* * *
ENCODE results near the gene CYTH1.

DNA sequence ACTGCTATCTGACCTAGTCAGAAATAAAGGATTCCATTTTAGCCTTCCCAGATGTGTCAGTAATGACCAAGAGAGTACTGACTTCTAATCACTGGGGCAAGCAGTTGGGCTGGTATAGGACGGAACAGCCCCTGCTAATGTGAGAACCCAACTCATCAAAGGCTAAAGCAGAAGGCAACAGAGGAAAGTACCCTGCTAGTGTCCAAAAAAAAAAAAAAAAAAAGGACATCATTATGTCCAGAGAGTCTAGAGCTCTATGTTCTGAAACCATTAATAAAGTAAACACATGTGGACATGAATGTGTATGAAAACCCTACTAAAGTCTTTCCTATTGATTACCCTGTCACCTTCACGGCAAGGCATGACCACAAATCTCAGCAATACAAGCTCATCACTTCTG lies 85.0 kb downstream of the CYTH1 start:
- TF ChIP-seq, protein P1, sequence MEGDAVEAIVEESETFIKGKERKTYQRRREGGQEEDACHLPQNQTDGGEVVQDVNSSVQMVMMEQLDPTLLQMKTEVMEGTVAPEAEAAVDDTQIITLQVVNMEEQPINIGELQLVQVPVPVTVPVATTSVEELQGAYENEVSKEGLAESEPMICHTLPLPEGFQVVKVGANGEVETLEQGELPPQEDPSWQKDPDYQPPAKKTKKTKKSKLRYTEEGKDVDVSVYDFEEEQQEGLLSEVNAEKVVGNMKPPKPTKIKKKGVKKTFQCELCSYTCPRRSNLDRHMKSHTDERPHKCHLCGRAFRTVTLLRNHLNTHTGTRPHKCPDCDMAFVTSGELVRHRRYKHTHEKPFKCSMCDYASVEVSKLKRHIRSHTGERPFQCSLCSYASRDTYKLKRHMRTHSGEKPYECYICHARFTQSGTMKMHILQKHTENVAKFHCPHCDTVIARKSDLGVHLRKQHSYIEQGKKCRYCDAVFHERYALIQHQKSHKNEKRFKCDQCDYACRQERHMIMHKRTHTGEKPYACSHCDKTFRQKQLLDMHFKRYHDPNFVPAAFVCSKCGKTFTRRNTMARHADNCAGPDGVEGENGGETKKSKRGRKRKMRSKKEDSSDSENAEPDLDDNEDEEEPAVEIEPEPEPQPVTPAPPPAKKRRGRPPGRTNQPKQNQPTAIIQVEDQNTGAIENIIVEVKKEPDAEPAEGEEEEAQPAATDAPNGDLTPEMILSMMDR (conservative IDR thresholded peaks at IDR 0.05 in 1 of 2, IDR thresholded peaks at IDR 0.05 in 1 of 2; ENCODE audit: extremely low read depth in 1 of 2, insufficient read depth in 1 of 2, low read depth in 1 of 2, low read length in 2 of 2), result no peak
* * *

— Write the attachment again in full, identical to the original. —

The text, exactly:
ENCODE results near the gene CYTH1.

DNA sequence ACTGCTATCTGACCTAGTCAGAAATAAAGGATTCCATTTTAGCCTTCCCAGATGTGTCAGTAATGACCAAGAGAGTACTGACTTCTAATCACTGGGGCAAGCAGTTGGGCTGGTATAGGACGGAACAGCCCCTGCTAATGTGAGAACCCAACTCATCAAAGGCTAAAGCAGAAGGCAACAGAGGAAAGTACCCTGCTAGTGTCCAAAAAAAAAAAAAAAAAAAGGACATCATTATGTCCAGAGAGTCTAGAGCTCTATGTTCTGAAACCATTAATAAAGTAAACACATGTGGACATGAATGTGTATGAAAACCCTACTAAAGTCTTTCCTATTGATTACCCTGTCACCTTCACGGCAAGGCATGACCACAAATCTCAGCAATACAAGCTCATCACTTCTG lies 85.0 kb downstream of the CYTH1 start:
- TF ChIP-seq, protein P1, sequence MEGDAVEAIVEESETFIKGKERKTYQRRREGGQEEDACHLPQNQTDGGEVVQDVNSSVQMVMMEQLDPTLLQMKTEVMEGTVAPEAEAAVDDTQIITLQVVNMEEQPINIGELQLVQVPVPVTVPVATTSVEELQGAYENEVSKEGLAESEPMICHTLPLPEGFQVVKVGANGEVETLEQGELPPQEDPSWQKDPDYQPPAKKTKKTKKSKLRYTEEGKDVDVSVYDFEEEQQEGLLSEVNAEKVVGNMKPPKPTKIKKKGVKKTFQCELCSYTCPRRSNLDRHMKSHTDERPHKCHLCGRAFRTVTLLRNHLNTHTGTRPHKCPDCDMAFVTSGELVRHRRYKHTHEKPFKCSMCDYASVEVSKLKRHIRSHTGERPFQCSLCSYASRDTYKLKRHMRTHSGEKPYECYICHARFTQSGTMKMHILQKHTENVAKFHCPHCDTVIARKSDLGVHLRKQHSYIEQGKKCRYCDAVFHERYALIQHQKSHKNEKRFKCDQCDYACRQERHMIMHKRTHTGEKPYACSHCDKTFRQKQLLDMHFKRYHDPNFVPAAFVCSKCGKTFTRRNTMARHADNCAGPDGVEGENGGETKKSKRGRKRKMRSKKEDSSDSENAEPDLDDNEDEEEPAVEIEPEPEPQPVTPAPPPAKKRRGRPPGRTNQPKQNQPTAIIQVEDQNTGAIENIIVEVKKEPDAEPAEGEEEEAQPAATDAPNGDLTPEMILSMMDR (conservative IDR thresholded peaks at IDR 0.05 in 1 of 2, IDR thresholded peaks at IDR 0.05 in 1 of 2; ENCODE audit: extremely low read depth in 1 of 2, insufficient read depth in 1 of 2, low read depth in 1 of 2, low read length in 2 of 2), result no peak